What’s True Level Premium?

The Australian Prudential Regulation Authority (APRA) and the Australian Securities and Investments Commission (ASIC) published their second joint letter to life insurers in December 2023, in response to recent reviews of past premium increases and disclosure materials.

In the first of a two-part series, this article summaries the joint letter and provides an overview of the implications from risk management perspective.

Premium increase in life insurance products has been a topic of industry focus since APRA and ASIC issued a joint letter on 8 December 2022. It outlined regulators’ concerns with premium setting practices, after complaints from the public on stability and premium setting transparency, as well as reportable situations from several insurers.

More specifically, three life companies discovered instances where they increased premiums without a clear right to do so. An additional 10 life companies found possible problems or areas for improvement with regards to disclosure, marketing and communication materials for premium increases.

Several actions have been taken by life companies, including reviewing pricing practices and product design, improving the clarity of disclosure materials, and remediating impacted customers.

How has this impacted policyholders?

As shown in the chart below from APRA/ASIC’s letter, premium re-rates have been common practice as insurers perform experience reviews regularly and may restore profitability through premium adjustments.

However, policyholders do not necessarily understand or have visibility as to the drivers behind such premium increase decisions. For some customers holding “level premium products”, they may have formed an expectation that premiums would not increase in the future due to potentially misleading or unclear disclosure information in marketing material in the past.

Regulatory expectations

In response to these circumstances, APRA/ASIC listed in their letter several regulatory expectations that the industry should consider and act upon.

  1. Premium stability and governance

A well-functioning market should have products designed with sustainability and affordability in mind.

This is particularly relevant to products labelled with a “level premium” structure. Policyholders with those products generally have a great need for premium stability. However, APRA/ASIC observed that only one insurer consciously kept level-premium products increased at a lower rate than their stepped-premium products.

  1. Customers’ reasonable expectations and suitability

Insurance products are expected to be designed and priced with a consumer-centric approach.

Consumers choose the premium structure based on their objectives, financial circumstances and needs. Also, from an affordability perspective, consumers expect insurers to reasonably limit/restrict premium increases. Sudden increases in premiums can cause financial stress and result in lapses that are detrimental to a consumer’s financial well-being. Moreover, consumers expect to hold life insurance products on a long-term basis. Hence, premium stability and long-term affordability should be a key product feature of life insurance policies.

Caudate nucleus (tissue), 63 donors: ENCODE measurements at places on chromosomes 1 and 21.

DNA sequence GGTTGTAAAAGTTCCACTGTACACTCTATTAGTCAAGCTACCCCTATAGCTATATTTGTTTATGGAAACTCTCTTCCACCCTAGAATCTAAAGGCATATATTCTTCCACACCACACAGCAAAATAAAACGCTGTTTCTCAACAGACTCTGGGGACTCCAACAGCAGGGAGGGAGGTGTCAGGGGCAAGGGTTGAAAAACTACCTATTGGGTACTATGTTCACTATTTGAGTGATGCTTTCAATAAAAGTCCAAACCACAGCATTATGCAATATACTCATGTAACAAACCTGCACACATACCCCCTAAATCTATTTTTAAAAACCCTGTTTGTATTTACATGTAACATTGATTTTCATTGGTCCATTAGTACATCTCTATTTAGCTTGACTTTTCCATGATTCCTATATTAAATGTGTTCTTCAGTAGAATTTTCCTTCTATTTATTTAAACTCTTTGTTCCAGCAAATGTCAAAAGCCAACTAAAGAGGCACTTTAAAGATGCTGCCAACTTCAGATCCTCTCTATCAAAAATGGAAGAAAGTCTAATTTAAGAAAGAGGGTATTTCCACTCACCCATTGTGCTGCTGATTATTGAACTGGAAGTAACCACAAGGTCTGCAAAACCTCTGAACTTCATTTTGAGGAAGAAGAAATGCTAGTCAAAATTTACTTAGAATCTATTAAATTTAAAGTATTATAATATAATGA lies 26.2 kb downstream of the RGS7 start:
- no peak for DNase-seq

1. Clarity in communication

The importance of supplying clear communication to consumers was highlighted by the regulators. To achieve this, insurers need to avoid wording, labelling and graphs that are potentially misleading.

For example, some insurers illustrated “level premiums” as a flat line contrasted with stepped premiums rising. This potentially misled consumers by providing an impression that premiums would not increase, which resulted in complaints.

APRA/ASIC also expect clear communication on an ongoing basis (e.g., at every policy anniversary), in addition to the disclosure materials provided at the point of sale. This also gives insurers the opportunity to explain the rationale behind any premium increases.

  1. Transparency & fairness

Premium increases should be transparent and fair to consumers. Insurers need to have a good grasp of the drivers of premium increases and provide clarity to policyholders.

For example, it was noted that duration-based pricing is common in the industry and premiums are expected to increase. Insurers are encouraged to illustrate the expected premium increase so that the longer-term premium level can be better understood.

The regulators also mentioned unilateral variation clauses as a potential issue of fairness since many insurers use them to re-rate – these clauses might be seen as “unfair” under the law that regulates unfair contract terms. Insurers should explicitly state their right to change premium, but only to the extent required to keep their business sustainable while being fair to consumers.


Moving forward

The Council of Life Insurers (CALI) is developing a new set of premium labels and guidance to address the concern over clarity in communication with policyholders. Some insurers may make changes sooner by, for example, removing products with “level” premium features.

The insurance sector should take lessons from this event and avoid similar problems from arising in other field of work, in particular for customer-facing areas such as product marketing, underwriting and claim management. More robust and comprehensive risk management practices that are aligned with evolving consumer expectations and regulatory standards should be developed and adopted. 

Author’s Note

A special thanks to the Risk Management Practice Committee (RMPC) for their contribution and support in reviewing this article. You can learn more about the RMPC here. 

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